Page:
At Microsoft’s ‘Windows 10 devices event’ today, it was revealed that a HoloLens development kit, the company’s augmented reality headset, will be available for purchase in Q1 of 2016 for the hefty price of $3,000.

The HoloLens development kit is coming soon, albeit it with quite a price tag. A stand-alone device that can function untethered from a PC, HoloLens is arguably the most advanced augmented reality devices coming to the developer space.

microsoft hololens ar headset

Specs are still thin on the ground for HoloLens, a device that is offering a 40-degree field of view with cross-platform compatability with Windows 10 ‘universal apps’.

Microsoft still hasn’t released any info on consumer release of HoloLens, or how much they plan on reducing the price to make it more attractive to the general public—but needless to say—we’re hoping it comes down considerably.

This is story is breaking. Check back for more HoloLens related news. We’ll be updating this article as more info appears.

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Well before the first modern XR products hit the market, Scott recognized the potential of the technology and set out to understand and document its growth. He has been professionally reporting on the space for nearly a decade as Editor at Road to VR, authoring more than 3,500 articles on the topic. Scott brings that seasoned insight to his reporting from major industry events across the globe.
  • Curtrock

    The price of the Hololens dev kit indicates to me that Microsoft is only interested in having larger, established developer companies play with it. No hobbyist/ehthusist/indies need apply.

    • kalqlate

      Yep. That’s going to price lots of people out. Given that the stealthy Magic Leap and others will be introducing consumer AR products sometime next year as well, I think Microsoft would’ve done much better by subsidizing a good portion of the price for developers, and the loss could’ve been attributed as part of R&D. Though the hardware bits and support could very well exceed $3000, I think $850 would’ve assured a healthy developer base. I’m sure that over the next year, they’ll be working hard to engineer the price down for the consumer version. Perhaps by setting the developer kit at $3000, they’re wanting to reduce the noise of having too many hobbyists to support. We’ll see in time.

      As I’ve often observed and commented about and as you and most people already know, in terms of hours of use per day and the number of possible applications, AR will whip the pants off of VR. VR definitely has a myriad of applications that can only be done effectively in VR, but AR can change normal daily life in so many ways. For this reason, and Microsoft might have factored this in to their initial developer price, $3000 is actually a pittance to pay for entrance into a market that will dwarf that of VR significantly. Just now, my mind quickly raced through imagining several uses for AR in and around the home, so I may go ahead and accept the cost of entry and spring for a developer kit when they’re available.

      • kalqlate

        In other words, over time, VR and AR will settle into their niches: VR will become a convenience, mainly for occasional and temporary full immersion; AR will become a necessity of near all day augmentation. Years down the road–not too many, I’m sure–AR and VR will be combined into a lightweight headset and eventually into contacts, then further down the road, eventually cochlea and retina emulation interfaced wirelessly to auditory and optical nerves, respectively, via synapse-interfacing WiFi nanobots. :)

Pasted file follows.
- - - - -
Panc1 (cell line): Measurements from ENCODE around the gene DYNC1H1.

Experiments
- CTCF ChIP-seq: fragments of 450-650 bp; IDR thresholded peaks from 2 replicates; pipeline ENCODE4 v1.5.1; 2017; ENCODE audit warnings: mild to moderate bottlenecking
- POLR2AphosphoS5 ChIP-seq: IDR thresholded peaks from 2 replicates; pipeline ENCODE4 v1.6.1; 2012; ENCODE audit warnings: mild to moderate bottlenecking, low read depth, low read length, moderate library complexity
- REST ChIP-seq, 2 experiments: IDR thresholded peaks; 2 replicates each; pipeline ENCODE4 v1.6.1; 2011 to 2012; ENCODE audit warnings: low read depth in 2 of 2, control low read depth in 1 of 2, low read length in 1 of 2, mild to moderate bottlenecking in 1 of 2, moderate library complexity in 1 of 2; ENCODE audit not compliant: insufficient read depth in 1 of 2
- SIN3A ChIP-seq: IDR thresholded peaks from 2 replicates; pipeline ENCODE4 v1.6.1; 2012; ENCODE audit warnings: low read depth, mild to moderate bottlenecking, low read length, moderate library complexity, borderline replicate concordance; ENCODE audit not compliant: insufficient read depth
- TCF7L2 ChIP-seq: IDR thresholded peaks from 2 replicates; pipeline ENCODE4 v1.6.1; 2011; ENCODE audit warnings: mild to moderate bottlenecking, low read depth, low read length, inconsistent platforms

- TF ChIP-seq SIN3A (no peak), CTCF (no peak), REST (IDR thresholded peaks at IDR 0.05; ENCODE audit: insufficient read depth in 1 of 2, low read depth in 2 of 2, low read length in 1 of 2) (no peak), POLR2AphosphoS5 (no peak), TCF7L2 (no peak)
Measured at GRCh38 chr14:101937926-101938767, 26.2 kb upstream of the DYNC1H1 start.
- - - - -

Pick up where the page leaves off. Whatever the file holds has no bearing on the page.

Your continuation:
• Don Gateley

    Priced to keep out the riff-raff. They want all the content for this to have a professional sheen.

    • kalqlate

      That service is easily performed by a curated app store. Perhaps it’s a bit of that, but my guess would be more so to limit the overbearing and unsupportable noise that would come from a large number of hobbyist developers.

  • guyal

    All the above fits the facts, but:
    – the “riff raff” have been huge drivers in the last 3 years of consumer VR
    – you can buy DK2 and Gear Innovator Edition and STEM and Leap and your choice of another half dozen dev hardware kits, for the price of 1 HL
    – riff raff can be kept out by simply reserving the right to choose who gets the first available units from what must be a very limited supply
    …so, alternate suggestion, MSFT thinks HL is years away from any real viability, so they’re keeping it very exclusive for now, to keep the marketing value for “Microsoft is an innovator” intact

    • veronkilla

      None of those (DK2, Gear Innovator Edition etc) have anywhere near the hardware complexity of the Hololens, and none of them certainly include a powerful PC (with a dGPU) built in.

      $3000 is costly, though not way out of line. Anyone expecting the consumer version of this to be as cheap as the likes of the Rift or Vive is seriously delusional.

      • guyal

        Makes sense, more costly components makes for a more costly dev kit, and ultimate consumer product, thanks. Does it follow then, with Rift already being at the high range of “consumer peripheral price” at $350, that – even if a consumer version of HL released in 2016 – there is unlikely to be a significant consumer market of HL consumer owners looking for entertainment and social VR software any time in 2016? That is, any hypothetical 2016 consumer market shouldn’t be a factor in buying the HL dev kit? Seems like a more reasonable buy for general R and D tinkering, especially in archviz.